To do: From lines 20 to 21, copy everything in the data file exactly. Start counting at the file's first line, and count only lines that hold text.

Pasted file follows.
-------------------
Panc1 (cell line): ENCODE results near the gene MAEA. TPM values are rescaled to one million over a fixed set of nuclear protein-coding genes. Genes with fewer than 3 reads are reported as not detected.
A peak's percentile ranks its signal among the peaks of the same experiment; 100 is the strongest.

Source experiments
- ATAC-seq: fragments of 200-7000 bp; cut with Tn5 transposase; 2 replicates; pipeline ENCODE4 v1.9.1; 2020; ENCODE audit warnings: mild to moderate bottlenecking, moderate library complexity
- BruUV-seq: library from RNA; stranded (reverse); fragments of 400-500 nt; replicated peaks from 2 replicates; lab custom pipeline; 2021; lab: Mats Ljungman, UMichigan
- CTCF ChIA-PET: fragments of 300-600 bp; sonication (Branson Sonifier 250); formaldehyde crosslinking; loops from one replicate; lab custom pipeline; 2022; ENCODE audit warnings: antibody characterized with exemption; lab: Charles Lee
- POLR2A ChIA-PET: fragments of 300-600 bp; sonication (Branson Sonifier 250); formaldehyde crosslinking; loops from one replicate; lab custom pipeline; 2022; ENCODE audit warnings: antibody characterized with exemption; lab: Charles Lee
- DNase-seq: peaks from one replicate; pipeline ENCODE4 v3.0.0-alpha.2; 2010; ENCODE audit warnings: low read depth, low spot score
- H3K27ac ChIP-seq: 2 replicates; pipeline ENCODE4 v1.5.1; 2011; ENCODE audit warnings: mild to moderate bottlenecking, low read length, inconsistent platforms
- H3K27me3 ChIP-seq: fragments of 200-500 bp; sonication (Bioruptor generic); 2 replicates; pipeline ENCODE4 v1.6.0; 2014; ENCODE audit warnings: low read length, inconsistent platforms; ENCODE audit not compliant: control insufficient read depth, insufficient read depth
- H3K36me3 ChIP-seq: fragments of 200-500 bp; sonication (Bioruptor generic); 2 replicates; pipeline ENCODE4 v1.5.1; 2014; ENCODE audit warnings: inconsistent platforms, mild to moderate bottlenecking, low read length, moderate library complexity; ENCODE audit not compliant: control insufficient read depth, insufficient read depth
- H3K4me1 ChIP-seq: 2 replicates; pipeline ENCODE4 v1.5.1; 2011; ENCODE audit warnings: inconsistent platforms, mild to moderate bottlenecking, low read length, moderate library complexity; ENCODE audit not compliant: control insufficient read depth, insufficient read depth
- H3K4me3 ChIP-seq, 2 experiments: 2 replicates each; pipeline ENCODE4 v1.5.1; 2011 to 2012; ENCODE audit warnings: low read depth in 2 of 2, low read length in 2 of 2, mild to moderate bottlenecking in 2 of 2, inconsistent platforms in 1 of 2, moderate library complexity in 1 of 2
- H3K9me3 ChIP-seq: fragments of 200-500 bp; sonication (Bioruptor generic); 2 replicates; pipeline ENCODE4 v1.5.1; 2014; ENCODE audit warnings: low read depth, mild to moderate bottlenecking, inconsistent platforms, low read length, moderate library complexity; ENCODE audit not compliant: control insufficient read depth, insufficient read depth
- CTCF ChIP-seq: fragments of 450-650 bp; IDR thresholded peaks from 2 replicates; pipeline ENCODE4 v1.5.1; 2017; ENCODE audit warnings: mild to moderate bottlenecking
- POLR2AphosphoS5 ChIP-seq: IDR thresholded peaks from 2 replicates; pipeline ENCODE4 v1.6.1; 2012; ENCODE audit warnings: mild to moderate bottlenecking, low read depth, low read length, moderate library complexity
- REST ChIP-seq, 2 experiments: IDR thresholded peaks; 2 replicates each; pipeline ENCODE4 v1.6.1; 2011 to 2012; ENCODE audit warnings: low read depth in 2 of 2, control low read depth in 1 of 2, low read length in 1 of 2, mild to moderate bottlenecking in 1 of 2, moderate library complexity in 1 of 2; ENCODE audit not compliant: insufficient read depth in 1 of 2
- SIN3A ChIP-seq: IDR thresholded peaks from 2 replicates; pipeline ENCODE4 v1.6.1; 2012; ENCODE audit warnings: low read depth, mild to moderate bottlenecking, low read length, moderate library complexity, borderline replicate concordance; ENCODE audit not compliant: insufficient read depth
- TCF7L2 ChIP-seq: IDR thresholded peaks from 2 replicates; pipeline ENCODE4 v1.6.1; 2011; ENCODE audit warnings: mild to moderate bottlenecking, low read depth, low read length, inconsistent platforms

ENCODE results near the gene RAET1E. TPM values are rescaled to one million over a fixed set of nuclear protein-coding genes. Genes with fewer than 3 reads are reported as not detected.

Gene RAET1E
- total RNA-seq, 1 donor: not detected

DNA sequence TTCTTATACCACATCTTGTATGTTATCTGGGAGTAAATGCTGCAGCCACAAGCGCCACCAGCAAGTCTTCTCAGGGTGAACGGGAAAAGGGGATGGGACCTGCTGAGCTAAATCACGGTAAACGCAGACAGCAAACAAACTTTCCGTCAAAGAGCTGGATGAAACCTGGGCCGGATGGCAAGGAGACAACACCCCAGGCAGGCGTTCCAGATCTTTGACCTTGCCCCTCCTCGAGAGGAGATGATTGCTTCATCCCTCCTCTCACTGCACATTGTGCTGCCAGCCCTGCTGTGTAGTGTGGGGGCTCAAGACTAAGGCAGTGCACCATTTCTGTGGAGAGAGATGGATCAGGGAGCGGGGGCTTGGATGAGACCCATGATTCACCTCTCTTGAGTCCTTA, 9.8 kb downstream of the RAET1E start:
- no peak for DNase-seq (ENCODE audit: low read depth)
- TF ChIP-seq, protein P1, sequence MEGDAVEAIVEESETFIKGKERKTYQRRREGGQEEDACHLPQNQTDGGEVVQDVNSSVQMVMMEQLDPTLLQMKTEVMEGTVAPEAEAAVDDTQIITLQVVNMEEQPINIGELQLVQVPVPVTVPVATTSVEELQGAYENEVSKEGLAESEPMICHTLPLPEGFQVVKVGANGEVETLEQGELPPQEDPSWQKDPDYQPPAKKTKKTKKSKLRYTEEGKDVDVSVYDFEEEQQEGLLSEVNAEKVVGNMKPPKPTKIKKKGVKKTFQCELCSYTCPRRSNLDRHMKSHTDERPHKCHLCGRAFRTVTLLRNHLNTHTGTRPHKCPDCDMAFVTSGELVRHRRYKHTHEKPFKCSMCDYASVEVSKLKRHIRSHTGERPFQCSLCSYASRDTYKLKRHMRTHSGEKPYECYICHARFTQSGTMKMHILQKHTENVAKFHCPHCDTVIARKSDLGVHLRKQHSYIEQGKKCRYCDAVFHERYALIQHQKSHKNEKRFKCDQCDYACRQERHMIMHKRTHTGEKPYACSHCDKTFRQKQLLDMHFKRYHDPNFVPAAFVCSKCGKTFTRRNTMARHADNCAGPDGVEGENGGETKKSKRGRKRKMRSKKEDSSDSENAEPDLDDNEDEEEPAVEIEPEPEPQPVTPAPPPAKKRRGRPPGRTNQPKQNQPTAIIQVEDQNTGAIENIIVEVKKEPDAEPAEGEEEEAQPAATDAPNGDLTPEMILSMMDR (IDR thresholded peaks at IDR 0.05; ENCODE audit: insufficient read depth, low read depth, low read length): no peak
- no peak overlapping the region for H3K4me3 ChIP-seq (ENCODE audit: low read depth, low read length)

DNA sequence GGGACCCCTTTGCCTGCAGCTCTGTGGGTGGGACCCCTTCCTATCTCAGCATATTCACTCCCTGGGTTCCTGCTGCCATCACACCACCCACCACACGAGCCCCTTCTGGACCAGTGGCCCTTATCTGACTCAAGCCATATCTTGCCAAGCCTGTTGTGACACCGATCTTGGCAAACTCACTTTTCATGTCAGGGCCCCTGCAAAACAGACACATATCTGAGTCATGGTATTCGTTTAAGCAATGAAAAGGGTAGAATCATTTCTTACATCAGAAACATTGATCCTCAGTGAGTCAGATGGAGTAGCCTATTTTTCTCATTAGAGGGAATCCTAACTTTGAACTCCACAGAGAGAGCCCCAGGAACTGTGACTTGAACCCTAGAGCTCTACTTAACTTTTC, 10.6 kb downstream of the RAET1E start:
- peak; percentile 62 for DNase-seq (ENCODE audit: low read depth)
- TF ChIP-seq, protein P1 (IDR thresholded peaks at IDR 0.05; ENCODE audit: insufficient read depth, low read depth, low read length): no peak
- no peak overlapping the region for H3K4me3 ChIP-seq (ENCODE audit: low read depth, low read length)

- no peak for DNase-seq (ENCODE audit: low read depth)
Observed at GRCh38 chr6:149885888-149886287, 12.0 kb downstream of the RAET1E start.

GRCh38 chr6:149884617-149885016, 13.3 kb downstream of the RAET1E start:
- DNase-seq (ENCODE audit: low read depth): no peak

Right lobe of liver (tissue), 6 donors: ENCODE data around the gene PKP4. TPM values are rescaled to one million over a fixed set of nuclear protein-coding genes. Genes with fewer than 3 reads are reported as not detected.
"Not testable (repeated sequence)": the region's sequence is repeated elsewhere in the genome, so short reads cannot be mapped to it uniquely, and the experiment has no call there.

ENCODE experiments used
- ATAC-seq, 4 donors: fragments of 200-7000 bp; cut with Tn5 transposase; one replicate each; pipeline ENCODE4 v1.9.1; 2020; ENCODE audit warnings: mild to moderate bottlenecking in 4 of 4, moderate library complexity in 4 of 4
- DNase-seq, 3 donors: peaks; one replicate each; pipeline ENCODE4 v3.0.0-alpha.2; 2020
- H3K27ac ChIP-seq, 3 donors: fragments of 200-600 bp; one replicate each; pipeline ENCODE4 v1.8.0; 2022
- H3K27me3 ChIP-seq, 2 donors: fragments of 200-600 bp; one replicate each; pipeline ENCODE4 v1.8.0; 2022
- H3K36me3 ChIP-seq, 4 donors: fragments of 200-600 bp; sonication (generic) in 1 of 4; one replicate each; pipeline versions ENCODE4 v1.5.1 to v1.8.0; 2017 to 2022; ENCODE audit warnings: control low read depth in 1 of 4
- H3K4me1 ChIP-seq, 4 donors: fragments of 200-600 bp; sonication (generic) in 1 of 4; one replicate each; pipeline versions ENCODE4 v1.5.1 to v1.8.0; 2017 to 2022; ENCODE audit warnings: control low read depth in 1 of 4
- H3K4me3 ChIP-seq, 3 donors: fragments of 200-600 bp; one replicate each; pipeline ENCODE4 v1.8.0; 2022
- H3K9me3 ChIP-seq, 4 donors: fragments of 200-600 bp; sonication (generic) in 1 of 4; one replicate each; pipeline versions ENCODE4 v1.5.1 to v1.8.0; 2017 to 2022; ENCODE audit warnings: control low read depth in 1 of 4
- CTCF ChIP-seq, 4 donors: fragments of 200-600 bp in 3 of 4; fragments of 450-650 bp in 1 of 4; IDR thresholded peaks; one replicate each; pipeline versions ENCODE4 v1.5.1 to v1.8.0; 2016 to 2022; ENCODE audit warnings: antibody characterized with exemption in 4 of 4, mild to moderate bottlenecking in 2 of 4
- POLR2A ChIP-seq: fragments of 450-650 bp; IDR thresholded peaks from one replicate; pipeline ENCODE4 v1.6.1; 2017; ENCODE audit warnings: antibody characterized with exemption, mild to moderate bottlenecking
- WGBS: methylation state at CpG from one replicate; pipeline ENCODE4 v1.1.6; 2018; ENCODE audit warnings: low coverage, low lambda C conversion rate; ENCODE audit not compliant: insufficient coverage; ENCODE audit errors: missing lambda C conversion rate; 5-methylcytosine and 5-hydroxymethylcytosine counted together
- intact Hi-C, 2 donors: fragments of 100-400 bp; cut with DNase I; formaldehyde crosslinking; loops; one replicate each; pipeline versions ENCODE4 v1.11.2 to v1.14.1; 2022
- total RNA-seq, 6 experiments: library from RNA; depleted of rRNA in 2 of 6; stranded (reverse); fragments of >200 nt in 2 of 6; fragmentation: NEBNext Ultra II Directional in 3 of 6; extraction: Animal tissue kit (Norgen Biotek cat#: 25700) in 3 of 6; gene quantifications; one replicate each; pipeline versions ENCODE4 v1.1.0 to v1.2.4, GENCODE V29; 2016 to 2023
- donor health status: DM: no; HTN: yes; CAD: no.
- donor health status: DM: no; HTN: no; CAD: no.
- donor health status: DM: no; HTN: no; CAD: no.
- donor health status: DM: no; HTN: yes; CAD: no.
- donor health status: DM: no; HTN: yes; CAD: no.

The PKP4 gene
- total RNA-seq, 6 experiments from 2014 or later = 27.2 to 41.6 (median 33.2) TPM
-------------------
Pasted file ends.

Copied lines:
ENCODE results near the gene RAET1E. TPM values are rescaled to one million over a fixed set of nuclear protein-coding genes. Genes with fewer than 3 reads are reported as not detected.

Gene RAET1E